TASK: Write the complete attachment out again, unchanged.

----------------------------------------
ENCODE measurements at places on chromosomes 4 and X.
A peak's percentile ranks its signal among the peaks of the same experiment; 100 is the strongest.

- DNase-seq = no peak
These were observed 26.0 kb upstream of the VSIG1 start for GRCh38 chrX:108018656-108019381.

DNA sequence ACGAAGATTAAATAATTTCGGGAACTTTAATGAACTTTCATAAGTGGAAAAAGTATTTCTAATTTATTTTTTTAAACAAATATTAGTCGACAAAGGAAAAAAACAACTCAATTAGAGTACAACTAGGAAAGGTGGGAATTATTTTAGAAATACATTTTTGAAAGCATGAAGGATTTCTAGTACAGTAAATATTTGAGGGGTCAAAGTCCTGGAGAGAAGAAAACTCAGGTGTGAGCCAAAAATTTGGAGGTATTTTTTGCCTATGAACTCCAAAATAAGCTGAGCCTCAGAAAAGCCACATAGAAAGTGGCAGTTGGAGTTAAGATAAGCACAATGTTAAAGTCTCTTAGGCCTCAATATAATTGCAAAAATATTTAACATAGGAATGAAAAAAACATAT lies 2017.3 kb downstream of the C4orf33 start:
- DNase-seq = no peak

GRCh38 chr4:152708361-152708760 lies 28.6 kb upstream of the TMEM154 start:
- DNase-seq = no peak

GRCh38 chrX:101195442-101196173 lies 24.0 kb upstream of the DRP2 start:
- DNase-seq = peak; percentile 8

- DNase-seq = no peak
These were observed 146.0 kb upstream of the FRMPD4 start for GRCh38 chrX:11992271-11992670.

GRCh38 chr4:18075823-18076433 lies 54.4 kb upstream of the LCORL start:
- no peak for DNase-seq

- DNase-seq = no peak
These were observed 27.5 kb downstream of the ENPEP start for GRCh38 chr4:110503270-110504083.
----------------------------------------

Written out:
ENCODE measurements at places on chromosomes 4 and X.
A peak's percentile ranks its signal among the peaks of the same experiment; 100 is the strongest.

- DNase-seq = no peak
These were observed 26.0 kb upstream of the VSIG1 start for GRCh38 chrX:108018656-108019381.

DNA sequence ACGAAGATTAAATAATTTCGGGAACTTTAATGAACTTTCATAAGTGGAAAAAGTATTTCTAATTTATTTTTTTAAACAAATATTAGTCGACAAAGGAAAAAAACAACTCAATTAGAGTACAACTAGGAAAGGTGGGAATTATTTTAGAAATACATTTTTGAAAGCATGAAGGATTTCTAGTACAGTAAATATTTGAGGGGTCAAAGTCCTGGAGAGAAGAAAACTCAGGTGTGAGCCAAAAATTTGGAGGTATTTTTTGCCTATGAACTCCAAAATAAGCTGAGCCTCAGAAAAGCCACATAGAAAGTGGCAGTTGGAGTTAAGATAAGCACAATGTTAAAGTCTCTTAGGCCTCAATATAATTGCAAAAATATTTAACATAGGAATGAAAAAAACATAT lies 2017.3 kb downstream of the C4orf33 start:
- DNase-seq = no peak

GRCh38 chr4:152708361-152708760 lies 28.6 kb upstream of the TMEM154 start:
- DNase-seq = no peak

GRCh38 chrX:101195442-101196173 lies 24.0 kb upstream of the DRP2 start:
- DNase-seq = peak; percentile 8

- DNase-seq = no peak
These were observed 146.0 kb upstream of the FRMPD4 start for GRCh38 chrX:11992271-11992670.

GRCh38 chr4:18075823-18076433 lies 54.4 kb upstream of the LCORL start:
- no peak for DNase-seq

- DNase-seq = no peak
These were observed 27.5 kb downstream of the ENPEP start for GRCh38 chr4:110503270-110504083.